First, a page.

It wasn’t until I visited Bulgaria that I realized what a challenging history it’s had. It lies between the River Danube (with Romania) to the north, the Black Sea to the east, Greece and Turkey to the south and Serbia and Macedonia to the west. Historically, its borders have always been under threat and, over the centuries, they have expanded and contracted. 5000 years ago, they were invaded by the Thracians who came from Asia, bringing the Bronze Age with them. The Romans, coming up from the south, staked their claim to the country in the 1st century AD. In AD 300, the Emperor Constantine moved his capital to nearby Byzantium, renamed it Constantinople and Bulgaria, inevitably, became part of his Empire. By the 9th century, Bulgaria had converted to Greek Orthodox Christianity.
Nessebar: Greek Orthodox Church of Christ Pantokrator
Geographically, any migrants coming from Asia have to come through Bulgaria; the Slavs came in the late 5th century, bringing their language with them. They were followed in the 7th century by the Bulgars who gave the country the name we know it by today. The Byzantine Empire gradually weakened, as Empires do, and the Ottoman Turks took over; from 1393 to 1878, Bulgaria was part of the Ottoman Empire. The Turks introduced their cuisine (I love their bread), business acumen and wonderful pottery.
With this history, it’s easy to understand why the Bulgarians fought for freedom from their various overlords. Eventually, the Ottoman Empire, too, weakened and, eventually, thanks to the Russo-Turkish War, Bulgaria became an independent state in 1878. But the price was to be heavy.
Nessebar: Room in Ottoman Merchant’s House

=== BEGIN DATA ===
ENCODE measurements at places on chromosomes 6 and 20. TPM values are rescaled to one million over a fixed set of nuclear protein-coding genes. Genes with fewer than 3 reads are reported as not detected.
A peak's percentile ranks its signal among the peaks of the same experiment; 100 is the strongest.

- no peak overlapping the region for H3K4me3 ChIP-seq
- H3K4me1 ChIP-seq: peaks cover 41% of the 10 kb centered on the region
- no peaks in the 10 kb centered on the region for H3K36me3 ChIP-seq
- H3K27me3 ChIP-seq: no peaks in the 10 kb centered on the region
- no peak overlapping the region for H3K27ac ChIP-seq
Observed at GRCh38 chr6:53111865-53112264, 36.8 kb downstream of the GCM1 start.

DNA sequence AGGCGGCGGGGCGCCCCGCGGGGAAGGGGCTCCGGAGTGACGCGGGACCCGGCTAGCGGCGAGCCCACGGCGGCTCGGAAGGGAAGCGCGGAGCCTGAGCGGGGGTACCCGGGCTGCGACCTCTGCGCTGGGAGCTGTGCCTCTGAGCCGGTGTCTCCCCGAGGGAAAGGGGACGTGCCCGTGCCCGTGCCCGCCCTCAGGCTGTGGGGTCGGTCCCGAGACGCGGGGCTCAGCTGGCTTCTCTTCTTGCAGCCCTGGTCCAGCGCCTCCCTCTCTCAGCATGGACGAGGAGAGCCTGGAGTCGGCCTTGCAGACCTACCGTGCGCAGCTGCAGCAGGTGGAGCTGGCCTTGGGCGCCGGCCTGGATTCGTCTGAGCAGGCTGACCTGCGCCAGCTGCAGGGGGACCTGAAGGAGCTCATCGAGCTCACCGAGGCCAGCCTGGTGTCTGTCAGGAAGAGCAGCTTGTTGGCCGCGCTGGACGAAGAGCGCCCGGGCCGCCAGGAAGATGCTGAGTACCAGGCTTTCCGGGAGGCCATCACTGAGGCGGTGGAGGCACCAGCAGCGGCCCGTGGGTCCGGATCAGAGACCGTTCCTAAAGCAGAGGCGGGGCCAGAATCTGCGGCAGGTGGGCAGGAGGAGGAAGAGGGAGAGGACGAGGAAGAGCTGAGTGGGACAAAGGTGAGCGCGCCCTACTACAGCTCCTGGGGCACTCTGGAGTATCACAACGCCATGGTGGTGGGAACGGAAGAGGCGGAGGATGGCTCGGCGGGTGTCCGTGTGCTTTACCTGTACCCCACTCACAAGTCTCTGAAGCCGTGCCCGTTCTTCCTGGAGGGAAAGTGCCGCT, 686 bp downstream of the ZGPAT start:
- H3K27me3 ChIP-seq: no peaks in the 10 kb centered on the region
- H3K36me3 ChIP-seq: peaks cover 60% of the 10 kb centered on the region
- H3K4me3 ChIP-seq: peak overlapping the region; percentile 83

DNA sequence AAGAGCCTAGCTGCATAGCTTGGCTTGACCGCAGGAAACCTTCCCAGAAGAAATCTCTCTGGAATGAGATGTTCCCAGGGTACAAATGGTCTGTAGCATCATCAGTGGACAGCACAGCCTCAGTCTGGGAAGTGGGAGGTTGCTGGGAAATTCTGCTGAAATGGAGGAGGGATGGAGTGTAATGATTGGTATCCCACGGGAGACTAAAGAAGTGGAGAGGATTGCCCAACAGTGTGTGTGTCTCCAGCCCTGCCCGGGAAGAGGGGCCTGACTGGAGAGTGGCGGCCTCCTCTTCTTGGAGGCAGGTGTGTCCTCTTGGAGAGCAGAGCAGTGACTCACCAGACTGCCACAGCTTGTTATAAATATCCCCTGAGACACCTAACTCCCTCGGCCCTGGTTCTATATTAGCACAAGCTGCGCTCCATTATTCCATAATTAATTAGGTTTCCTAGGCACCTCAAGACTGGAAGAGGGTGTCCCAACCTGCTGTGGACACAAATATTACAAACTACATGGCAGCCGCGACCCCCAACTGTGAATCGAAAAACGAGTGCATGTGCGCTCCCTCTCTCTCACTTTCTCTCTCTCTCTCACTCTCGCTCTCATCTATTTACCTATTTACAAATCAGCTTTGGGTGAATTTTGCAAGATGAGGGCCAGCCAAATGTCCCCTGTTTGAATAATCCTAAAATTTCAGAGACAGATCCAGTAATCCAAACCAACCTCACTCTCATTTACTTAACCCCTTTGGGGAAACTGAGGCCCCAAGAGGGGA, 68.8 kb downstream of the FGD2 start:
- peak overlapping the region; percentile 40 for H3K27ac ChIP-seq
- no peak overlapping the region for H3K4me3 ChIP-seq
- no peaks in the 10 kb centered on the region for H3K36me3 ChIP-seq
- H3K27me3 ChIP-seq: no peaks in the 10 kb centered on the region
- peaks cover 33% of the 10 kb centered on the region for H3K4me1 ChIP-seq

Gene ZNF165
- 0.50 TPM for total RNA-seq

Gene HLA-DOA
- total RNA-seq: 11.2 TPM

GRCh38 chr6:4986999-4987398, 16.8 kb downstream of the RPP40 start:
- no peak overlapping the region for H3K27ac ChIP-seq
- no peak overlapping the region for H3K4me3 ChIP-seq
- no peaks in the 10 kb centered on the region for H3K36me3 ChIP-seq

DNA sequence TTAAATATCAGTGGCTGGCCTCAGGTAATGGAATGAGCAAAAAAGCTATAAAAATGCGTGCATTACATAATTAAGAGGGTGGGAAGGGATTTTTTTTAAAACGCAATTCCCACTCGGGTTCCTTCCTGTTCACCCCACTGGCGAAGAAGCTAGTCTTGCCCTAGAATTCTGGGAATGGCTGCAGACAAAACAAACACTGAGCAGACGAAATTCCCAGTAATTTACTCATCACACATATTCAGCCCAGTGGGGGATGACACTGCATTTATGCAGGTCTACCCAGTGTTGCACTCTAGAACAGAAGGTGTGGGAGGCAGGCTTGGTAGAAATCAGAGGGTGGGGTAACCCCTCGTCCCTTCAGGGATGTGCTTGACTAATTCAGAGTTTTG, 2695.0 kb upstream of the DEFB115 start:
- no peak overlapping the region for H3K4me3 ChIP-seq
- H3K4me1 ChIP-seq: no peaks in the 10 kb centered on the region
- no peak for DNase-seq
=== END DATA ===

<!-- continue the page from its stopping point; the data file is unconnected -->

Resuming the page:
In Bulgarian folklore, Russia, peopled by fellow Slavs, had been traditionally thought of as ‘Grandfather Ivan’, the personification of a benevolent Russia who would always support Bulgaria. When the Second World War broke out, Bulgaria tried to remain neutral, but failed. Hitler marched in and Bulgaria again sought help from ‘Grandfather Ivan’. But it’s one thing to invite another country in to help and, as they discovered, quite another to get them to go home when the war was won.
A stern Soviet-era lion guards the tomb of the unknown warrior in the Bulgarian capital, Sofia
‘Grandfather Ivan’ remained, though no longer viewed as benevolent, and Bulgaria became part of the Soviet Union. When the Russians eventually left in 1996, Bulgaria was left to cope with the seemingly intractable problems of making the forced Soviet collective farms work, coupled with years of under-investment. The Soviet Union cancelled its deals with Bulgaria to buy its fruit and vegetables; the unhappy result was that the hitherto profitable farms could no longer sell their produce. The countryside was abandoned as the young left to find work elsewhere.
View from Karanovo Tell: beautiful scenery but no evidence of farming, and no animals
When I visited, I was shocked and saddened to see miles of abandoned farmland with almost no sheep or cows. Most of the villages looked deserted, apart from a few old people struggling to tend a smallholding. A few donkeys carried heavy, lop-sided loads, and that was about it.
Junk shop selling Soviet memorabilia. The draped scarlet flag has a hammer and sickle sewn onto it